This aspect is however, a double-edged sword as what was a highlight eventually becomes a glaring flaw. A formula is formed in which we see Leduc faced with a dilemma and try to overcome it a number of times, the film starts to feel too episodic and one can almost guess what the forthcoming scenes entail.

Violette is a memorable film due to the excellent performances which and high point of the film. Emmanuelle Devos in particular excels, embodying Leduc’s mannerisms and persona. Cinematography is visually engaging for the most part and has a delicate coldness to it. It slightly seems to drag towards the end and while the subject matter can be heavier than expected at times, within reason, it’s managed well by the Provost with some humorous moments to lighten the mood.


Film Review: The Internet’s Own Boy

MV5BMjgwOTgwNjQ5MV5BMl5BanBnXkFtZTgwMzk1NTQ2MTE@._V1_SY317_CR0,0,214,317_AL_Directed by Brian Knappenberger

If the name Aaron Swartz doesn’t mean much to you, watch The Internet’s Own Boy. Brian Knappenberger’s intense, through-provoking documentary might make your brain melt with its subject matter, but you’ll be grateful nevertheless. Assange, Snowdon and Manning have taken all the headlines recently, but The Internet’s Own Boy suggests Swartz’s legacy could well be more powerful.

Like all good documentaries, Knappenberger’s film tells a compelling yet tragic story well. Fitting into the political tech-thriller niche made popular by Hollywood releases The Social Network and The Fifth Estate, The Internet’s Own Boy traces the life of Swartz from precocious toddler and schoolboy computer whizz to rebellious hacktivist. Of We Are Legion and Not Your Average Travel Guide fame, Knappenberger successfully mixes slick graphics, candid interviews and poignant archive footage in order to tell Swartz’s tale. It’s easy to watch films like this and get carried away with the impassioned pronouncements made, not to mention the stirring soundtrack and haunting home video clips. Yet The Internet’s Own Boy reminds you of what Swartz himself would have said – always question, always think, always ask why.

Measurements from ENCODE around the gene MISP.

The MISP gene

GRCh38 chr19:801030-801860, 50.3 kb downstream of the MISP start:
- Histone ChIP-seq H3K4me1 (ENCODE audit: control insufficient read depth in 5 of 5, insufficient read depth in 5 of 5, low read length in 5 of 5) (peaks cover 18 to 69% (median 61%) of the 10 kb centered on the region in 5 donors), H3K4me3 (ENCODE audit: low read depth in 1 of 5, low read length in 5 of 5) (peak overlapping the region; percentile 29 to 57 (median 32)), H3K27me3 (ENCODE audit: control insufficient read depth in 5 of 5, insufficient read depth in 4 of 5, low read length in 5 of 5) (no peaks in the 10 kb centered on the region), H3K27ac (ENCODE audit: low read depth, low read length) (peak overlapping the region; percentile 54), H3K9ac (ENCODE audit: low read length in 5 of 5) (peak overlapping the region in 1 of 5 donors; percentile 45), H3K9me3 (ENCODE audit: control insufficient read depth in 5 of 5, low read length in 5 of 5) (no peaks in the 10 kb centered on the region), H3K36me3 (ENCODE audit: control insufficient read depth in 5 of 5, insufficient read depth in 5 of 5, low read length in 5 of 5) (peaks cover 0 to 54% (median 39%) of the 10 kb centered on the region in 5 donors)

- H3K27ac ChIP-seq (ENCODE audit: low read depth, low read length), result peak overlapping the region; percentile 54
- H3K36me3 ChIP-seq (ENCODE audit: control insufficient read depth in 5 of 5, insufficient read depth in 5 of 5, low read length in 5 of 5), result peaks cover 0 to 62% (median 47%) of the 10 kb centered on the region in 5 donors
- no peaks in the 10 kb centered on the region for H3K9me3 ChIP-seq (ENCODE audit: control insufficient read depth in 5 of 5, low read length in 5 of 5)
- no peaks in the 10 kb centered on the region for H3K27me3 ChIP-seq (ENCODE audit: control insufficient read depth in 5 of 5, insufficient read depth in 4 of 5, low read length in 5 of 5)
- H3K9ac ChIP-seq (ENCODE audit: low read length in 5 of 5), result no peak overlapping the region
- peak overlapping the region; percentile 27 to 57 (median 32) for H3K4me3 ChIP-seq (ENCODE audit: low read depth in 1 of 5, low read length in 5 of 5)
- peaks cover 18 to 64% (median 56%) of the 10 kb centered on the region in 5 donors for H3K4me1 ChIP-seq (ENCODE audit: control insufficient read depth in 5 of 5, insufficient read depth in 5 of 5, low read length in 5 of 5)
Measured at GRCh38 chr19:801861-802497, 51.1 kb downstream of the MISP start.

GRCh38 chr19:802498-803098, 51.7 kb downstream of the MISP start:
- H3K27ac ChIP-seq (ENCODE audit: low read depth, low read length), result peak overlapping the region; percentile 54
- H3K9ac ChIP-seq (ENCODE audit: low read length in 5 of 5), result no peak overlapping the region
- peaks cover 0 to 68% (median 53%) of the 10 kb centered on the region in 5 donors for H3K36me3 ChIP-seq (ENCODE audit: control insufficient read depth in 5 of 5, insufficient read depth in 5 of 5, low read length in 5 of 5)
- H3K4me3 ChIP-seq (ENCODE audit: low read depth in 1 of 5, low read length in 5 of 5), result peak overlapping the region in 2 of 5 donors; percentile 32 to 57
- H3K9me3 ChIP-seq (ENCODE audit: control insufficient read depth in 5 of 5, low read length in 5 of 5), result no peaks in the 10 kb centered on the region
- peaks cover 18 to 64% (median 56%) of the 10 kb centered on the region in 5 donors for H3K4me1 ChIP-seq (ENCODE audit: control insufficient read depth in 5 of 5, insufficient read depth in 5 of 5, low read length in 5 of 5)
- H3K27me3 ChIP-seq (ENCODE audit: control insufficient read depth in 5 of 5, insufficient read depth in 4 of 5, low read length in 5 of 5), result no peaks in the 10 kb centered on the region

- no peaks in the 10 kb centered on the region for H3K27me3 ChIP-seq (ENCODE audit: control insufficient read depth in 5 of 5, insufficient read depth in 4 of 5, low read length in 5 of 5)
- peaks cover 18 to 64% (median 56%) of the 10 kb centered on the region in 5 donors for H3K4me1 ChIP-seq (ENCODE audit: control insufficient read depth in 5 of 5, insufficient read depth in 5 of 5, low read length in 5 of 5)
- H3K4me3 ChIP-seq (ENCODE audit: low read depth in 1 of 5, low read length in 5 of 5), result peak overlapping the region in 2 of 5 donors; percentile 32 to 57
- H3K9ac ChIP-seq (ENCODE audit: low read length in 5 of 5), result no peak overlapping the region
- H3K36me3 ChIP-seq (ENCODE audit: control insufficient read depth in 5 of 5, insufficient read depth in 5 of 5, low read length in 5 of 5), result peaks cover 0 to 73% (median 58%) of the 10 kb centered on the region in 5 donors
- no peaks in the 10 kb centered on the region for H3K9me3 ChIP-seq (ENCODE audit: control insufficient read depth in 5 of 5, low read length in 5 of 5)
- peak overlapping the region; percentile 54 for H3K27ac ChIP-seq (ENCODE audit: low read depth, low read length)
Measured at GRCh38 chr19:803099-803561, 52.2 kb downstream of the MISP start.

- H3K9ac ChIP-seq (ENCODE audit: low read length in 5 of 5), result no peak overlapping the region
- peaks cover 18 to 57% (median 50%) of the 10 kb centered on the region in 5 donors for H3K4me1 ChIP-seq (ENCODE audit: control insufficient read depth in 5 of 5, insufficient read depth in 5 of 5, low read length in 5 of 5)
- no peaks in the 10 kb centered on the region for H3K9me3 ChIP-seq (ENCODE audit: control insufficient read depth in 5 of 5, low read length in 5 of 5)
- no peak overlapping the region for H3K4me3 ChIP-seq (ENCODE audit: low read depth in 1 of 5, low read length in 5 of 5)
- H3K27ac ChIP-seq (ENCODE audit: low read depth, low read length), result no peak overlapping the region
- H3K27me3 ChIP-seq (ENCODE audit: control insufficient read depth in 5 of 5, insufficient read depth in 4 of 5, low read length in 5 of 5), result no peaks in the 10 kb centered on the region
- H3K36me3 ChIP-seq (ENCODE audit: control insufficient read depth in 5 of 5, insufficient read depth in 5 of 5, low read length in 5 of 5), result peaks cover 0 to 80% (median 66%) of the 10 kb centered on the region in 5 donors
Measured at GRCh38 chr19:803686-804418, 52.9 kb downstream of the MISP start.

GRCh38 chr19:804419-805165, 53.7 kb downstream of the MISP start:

Competition: Win Brick Mansions on DVD!

BMBefore Paul Walker’s tragic and untimely death last year he starred in Brick Mansions – an American remake of French parkour extravaganza District 13.

The film is released on DVD and Blu Ray on 8th September and you could be the lucky  owner of a free DVD copy.

All you need to do is head to twitter and retweet this  tweet and if you’re name is selected we’ll pop your prize in the post and have it delivered right to your door.

This competition closes on Sunday 7th September at 9pm so get retweeting!